Monday, 21 March 2016

Goodbye Apple, Hello Linux

Over the last few months, my much-loved but massively abused Macbook Pro has started to die on me, and I've replaced it - with a Linux machine, full time. GASP! I've been getting tons of questions from a people about both my reasoning for the switch, and of course the gory details on my new setup, and so I thought I'd throw a post together.

The Macbook had a good run, all things considered - five years of daily use, and on top of that hundreds of hours of game jams, hack days, videogames, rendering, countless time spent noodling, designing, programming, making, breaking, and during the last couple of years a lot of livecoding in hot sweaty nightclubs. It's been dropped, rained on, left in the sun, had beer spilled in it, and survived an onslaught of attacks from my toddler, 'Hurricane' Isaac. It's not quite ready to be taken round the back and shot, but increasingly it's been creaking - kernel panicking, crashing and generally not being stable. An OSX reinstall and a clean-out fixed it up a little but it still regularly craps out and runs like an absolute dog under even a modest load. Given that my machines are used on stage nowadays (for talks and performances) this is of course completely unacceptable, and so I made the decision to buy a new primary machine and relegate the Macbook to light duties. It's earned a break.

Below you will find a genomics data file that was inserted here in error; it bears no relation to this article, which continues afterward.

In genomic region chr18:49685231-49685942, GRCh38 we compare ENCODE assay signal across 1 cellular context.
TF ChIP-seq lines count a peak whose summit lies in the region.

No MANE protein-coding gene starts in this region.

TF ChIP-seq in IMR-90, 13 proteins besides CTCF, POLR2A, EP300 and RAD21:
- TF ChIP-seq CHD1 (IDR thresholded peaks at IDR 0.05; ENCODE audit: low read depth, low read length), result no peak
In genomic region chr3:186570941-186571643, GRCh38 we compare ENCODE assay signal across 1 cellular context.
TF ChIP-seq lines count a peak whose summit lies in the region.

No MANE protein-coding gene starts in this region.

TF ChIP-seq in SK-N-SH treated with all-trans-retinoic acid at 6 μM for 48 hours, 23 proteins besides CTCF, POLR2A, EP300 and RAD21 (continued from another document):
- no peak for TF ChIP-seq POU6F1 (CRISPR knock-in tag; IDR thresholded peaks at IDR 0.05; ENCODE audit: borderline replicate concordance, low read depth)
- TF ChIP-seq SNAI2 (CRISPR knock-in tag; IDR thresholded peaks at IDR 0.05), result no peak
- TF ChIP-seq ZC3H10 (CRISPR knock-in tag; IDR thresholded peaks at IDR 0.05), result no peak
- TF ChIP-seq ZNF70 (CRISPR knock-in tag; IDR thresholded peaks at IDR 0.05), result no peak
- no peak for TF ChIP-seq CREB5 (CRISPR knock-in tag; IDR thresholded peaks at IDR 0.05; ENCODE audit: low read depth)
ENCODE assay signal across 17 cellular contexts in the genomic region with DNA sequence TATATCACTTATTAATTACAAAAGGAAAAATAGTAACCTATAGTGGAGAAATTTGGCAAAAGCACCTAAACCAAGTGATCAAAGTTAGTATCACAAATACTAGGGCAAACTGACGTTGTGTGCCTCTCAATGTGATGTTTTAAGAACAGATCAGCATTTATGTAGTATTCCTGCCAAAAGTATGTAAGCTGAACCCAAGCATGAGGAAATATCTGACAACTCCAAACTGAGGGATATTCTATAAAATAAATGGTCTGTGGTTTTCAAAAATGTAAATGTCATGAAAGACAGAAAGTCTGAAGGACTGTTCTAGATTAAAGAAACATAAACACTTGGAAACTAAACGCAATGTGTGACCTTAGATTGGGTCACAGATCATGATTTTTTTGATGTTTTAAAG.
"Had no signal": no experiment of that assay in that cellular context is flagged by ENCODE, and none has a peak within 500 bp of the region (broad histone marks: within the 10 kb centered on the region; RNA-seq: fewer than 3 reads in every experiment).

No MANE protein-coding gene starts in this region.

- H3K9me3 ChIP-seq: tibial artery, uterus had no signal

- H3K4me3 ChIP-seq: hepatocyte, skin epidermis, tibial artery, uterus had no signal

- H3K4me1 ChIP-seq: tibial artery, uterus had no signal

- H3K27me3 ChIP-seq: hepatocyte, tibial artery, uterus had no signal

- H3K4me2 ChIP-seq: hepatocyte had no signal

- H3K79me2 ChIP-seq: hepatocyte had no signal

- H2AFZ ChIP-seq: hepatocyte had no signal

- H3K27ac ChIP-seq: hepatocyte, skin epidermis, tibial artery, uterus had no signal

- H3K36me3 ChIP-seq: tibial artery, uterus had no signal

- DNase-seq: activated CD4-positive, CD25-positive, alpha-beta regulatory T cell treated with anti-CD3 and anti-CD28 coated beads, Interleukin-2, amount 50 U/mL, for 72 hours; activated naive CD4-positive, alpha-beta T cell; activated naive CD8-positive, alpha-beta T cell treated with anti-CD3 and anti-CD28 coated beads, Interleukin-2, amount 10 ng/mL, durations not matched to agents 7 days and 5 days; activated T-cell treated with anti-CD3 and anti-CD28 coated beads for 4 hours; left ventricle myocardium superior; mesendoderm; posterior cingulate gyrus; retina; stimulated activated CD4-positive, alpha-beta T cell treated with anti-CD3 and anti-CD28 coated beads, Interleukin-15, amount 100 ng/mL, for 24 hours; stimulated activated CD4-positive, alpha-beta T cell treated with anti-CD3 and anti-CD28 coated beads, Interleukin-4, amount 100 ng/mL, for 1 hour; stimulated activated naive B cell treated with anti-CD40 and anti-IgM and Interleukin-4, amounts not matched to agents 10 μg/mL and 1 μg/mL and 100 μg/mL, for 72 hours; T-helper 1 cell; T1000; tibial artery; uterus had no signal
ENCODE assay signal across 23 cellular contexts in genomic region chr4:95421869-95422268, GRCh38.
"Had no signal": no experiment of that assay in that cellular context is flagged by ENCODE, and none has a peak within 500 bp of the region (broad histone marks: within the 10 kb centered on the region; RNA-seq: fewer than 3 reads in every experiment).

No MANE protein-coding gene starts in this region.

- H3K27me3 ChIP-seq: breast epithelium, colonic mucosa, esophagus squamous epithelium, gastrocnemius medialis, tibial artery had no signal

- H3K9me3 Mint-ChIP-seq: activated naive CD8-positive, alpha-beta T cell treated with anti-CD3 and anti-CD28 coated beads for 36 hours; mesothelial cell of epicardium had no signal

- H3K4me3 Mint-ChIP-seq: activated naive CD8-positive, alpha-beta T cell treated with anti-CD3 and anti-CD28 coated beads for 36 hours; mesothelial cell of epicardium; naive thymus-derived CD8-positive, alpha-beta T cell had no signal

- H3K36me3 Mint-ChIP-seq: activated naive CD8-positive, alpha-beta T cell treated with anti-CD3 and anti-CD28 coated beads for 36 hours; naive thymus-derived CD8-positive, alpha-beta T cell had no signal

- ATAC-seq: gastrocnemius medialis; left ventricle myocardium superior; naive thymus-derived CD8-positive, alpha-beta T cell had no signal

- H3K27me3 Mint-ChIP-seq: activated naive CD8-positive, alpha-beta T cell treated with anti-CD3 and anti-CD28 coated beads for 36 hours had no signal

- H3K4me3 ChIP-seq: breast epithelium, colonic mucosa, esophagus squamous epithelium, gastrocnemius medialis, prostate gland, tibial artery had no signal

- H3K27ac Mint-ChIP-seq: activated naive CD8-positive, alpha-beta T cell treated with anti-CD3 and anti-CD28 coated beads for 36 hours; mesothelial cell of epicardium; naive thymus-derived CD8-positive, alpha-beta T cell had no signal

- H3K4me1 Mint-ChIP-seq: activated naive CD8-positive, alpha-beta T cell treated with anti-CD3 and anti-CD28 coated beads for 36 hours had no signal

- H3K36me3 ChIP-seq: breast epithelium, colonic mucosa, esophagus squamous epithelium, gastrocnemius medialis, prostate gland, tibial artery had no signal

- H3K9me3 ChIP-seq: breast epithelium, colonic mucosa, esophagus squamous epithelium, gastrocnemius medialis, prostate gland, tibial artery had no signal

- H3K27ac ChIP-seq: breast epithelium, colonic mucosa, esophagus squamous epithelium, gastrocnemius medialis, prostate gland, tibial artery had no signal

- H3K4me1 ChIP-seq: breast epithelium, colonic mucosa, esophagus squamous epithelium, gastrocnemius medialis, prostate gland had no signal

The crossroads then, was whether to re-up and buy another Macbook, or finally put my money where my mouth is with free software and run Linux full time. I'm not a new Linux user by any stretch, but I've never used it day to day over long periods - I've mostly relied on it when salvaging old machines and that sort of thing. Five years ago this would have been a no-brainer: buy another Macbook. However in the last few years my work has changed - not just in software terms (I was a full time Flash dev when I bought it!) but my whole outlook as both a developer and an artist and a million other things. 

Software is a big one - I've become increasingly reliant, inspired, and in very practical terms dependent on free software. I've gone from finding it kinda handy when things are free and open, to consciously striving to utilise code, libraries and applications that are under decent licenses and let me noodle freely and then give back in the form of code, docs or whatever else. And if nothing else, I want to tinker, learn, improve!